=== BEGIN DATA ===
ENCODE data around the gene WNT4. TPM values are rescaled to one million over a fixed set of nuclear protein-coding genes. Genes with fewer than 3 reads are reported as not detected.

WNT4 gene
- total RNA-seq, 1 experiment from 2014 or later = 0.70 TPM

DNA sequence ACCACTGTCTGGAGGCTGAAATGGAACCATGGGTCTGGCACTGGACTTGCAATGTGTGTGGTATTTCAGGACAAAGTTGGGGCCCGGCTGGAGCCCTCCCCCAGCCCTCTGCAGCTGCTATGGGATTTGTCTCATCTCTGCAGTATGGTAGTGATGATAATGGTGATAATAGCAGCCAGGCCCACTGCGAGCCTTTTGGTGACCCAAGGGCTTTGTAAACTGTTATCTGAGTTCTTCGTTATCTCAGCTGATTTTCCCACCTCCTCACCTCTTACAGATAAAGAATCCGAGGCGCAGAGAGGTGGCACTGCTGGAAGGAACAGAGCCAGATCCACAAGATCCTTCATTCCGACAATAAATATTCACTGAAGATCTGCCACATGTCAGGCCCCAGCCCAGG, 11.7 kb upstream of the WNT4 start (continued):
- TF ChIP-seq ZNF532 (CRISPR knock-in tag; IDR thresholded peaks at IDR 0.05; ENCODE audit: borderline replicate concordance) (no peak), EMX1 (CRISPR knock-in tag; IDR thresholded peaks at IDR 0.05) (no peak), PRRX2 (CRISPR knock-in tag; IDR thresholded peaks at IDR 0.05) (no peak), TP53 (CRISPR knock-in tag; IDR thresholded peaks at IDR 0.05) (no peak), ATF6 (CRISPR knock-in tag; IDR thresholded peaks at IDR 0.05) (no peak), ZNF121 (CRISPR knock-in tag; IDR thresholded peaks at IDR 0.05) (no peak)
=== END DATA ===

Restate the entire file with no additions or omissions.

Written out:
ENCODE data around the gene WNT4. TPM values are rescaled to one million over a fixed set of nuclear protein-coding genes. Genes with fewer than 3 reads are reported as not detected.

WNT4 gene
- total RNA-seq, 1 experiment from 2014 or later = 0.70 TPM

DNA sequence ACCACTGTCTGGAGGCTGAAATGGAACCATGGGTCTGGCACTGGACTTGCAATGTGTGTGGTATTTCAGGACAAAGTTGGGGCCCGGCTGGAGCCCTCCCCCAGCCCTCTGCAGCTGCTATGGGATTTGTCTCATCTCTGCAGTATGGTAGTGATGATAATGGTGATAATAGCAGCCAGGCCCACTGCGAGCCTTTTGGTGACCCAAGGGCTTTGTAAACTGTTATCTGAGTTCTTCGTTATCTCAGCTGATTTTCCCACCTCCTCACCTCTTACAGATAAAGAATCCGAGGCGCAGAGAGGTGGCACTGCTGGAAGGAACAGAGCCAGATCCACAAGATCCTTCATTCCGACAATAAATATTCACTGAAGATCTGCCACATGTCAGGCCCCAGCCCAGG, 11.7 kb upstream of the WNT4 start (continued):
- TF ChIP-seq ZNF532 (CRISPR knock-in tag; IDR thresholded peaks at IDR 0.05; ENCODE audit: borderline replicate concordance) (no peak), EMX1 (CRISPR knock-in tag; IDR thresholded peaks at IDR 0.05) (no peak), PRRX2 (CRISPR knock-in tag; IDR thresholded peaks at IDR 0.05) (no peak), TP53 (CRISPR knock-in tag; IDR thresholded peaks at IDR 0.05) (no peak), ATF6 (CRISPR knock-in tag; IDR thresholded peaks at IDR 0.05) (no peak), ZNF121 (CRISPR knock-in tag; IDR thresholded peaks at IDR 0.05) (no peak)